What is clear is that the scarecrow –i.e. al-Qaeda and its terrible adventurist leader al-Zarqawi that the puppet Iraqi government and the USA have erected and are trying to keep on its feet is in serious difficulty.
These forces have only played a very marginal role in the resistance. And it is precisely when the resistance, in its efforts to win the support of the best part of the Iraqi people, raises the question of national unity and the need to overcome ethnic divisions and all attempts to "Lebanonise" Iraq, that these groups are facing a major crisis. It seems that a struggle has erupted within al-Qaeda, because its position of jihad and its anti-Shi’ite outbursts are objectively playing into the hands of the Americans, something which does not allow it win much sympathy.
Syria is in the firing line
The more determined the resistance is in its struggles, the more brutal will the occupation prove to be. It is not by chance that a new front has opened up on the Syrian border. According to the New York Times fighting has already started on Syrian territory. Syria is the only country in the region that is still demanding the withdrawal of Israel from the 1967 occupied territories. It is the only country that is still fighting jihad terrorism. And it is the only country that still defends the right of the Palestinian, Iraqi and Lebanese peoples to armed resistance. In spite of the ambiguous way in which Syria has defended this right, it nonetheless remains a power within the region that has not bowed down before US imperialism and the other western powers. If Bush wants to break the back of the Iraqi resistance it must also attack Syria. This aggression is developing on different levels, with military skirmishes along its border with Iraq and on the diplomatic front, involving the UN and especially France, an international campaign to isolate Syria along the now well-known lines of the “weapons of mass destruction” used against Saddam Hussein.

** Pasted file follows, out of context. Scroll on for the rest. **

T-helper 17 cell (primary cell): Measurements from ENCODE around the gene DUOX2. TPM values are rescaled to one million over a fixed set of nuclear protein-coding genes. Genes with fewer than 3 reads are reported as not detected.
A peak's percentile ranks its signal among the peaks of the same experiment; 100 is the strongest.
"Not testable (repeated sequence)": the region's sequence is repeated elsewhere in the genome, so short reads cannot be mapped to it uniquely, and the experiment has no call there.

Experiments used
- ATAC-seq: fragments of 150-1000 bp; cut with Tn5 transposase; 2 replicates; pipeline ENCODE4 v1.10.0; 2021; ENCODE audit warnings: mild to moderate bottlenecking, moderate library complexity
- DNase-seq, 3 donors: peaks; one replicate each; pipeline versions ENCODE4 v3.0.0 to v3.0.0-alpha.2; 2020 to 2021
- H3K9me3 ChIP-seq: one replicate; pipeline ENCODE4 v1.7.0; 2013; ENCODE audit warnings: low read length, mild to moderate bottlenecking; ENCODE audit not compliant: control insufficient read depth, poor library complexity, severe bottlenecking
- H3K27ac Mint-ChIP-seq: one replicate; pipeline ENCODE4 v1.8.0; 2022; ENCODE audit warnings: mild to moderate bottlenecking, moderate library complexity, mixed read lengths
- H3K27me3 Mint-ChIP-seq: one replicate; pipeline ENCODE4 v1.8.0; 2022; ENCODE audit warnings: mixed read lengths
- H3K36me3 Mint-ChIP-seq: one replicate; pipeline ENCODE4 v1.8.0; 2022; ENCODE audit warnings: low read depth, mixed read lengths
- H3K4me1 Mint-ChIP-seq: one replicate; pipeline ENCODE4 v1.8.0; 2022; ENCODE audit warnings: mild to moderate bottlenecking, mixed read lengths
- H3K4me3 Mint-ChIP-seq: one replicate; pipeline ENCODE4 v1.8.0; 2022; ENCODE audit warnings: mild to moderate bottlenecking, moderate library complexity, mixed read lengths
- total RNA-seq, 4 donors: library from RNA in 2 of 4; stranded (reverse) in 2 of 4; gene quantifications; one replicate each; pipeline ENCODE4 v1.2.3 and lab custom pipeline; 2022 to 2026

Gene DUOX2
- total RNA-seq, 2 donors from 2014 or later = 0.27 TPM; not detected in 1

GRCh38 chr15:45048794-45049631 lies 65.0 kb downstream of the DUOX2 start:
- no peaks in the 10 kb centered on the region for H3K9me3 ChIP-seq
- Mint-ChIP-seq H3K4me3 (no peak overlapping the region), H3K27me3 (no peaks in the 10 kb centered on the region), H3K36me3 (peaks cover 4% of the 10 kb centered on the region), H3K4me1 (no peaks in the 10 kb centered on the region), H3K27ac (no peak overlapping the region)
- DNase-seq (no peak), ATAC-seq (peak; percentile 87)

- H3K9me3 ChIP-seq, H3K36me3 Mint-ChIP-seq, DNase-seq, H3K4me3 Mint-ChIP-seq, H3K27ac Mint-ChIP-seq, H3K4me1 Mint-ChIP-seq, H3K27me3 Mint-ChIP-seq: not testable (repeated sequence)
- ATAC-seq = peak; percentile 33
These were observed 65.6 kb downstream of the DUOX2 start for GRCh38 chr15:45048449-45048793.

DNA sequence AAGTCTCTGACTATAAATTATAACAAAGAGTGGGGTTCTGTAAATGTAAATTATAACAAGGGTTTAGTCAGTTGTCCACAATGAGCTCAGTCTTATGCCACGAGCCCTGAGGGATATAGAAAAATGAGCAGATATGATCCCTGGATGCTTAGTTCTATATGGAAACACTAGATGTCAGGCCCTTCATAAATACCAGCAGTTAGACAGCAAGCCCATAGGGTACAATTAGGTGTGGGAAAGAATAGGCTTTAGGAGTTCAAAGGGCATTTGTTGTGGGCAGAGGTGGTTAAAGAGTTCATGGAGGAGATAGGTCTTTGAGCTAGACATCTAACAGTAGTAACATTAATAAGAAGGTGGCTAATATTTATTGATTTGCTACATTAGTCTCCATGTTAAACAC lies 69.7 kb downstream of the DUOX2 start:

Now the US is accusing the Syrian government of being directly responsible for the assassination of Hariri, the ex-premier of Lebanon, on February 14. Syria has obviously denied any responsibility and has declared that is prepared to fully cooperate with the international inquiry. This is not the place for a detailed analysis of this Lebanese affair [see US hands off Syria for a more detailed account]. Suffice it to say that with the death of Hariri the 29-year Syrian occupation of Lebanon came to an end. Since then pro-American tendencies within the Lebanon have been strengthened, so much so that after thirty years Lebanese military operations against the Palestinians in southern Lebanon have started up again, leading to renewed fears among the Lebanese people of civil war. This brief outline of events raises serious doubts about whether Syria had any interest in fomenting all this, seeing that it has all been to its own disadvantage.
At the centre of all this is a weak Syrian government that has partially given in to the demands of the IMF and the USA on questions such as privatisations and deals with western multinationals. But even this is considered insufficient, and in the present context willingness to compromise only invites more aggression. The USA have accused the head of Syria’s secret services of being behind the assassination and are consciously working to destabilise the country and impose a puppet government. For now the UN has voted a resolution in which direct military threats are not mentioned, but it is clear that the game has begun.
If we look around at the rest of the Middle East we see how the American policeman has utterly failed. The Israeli-Palestinian conflict, no matter how much the media tries to prettify it telling us tales about the withdrawal from Gaza, is not solved at all, as we have seen with the bombings of the Gaza Strip, something not witnessed since 1973. We have also seen an increase of 15% in the number of settlements on the West Bank, the abandoning of any idea of reuniting the two territories and a crisis within the PA. The new Iranian government, three months into office has already had to change half its ministers because of the deep economic and social crisis affecting the country and it has been forced to launch a demagogic, nationalist and anti-Semitic propaganda campaign in an attempt to hold on to a minimum of popular support. Add to this the crisis in Saudi Arabia and the situation in Egypt where “democratic” elections have recently been held in a climate of growing internal conflict.
The Pax americana is wallowing in blood, the very same blood that it is spilling with its own hands.
November 15, 2005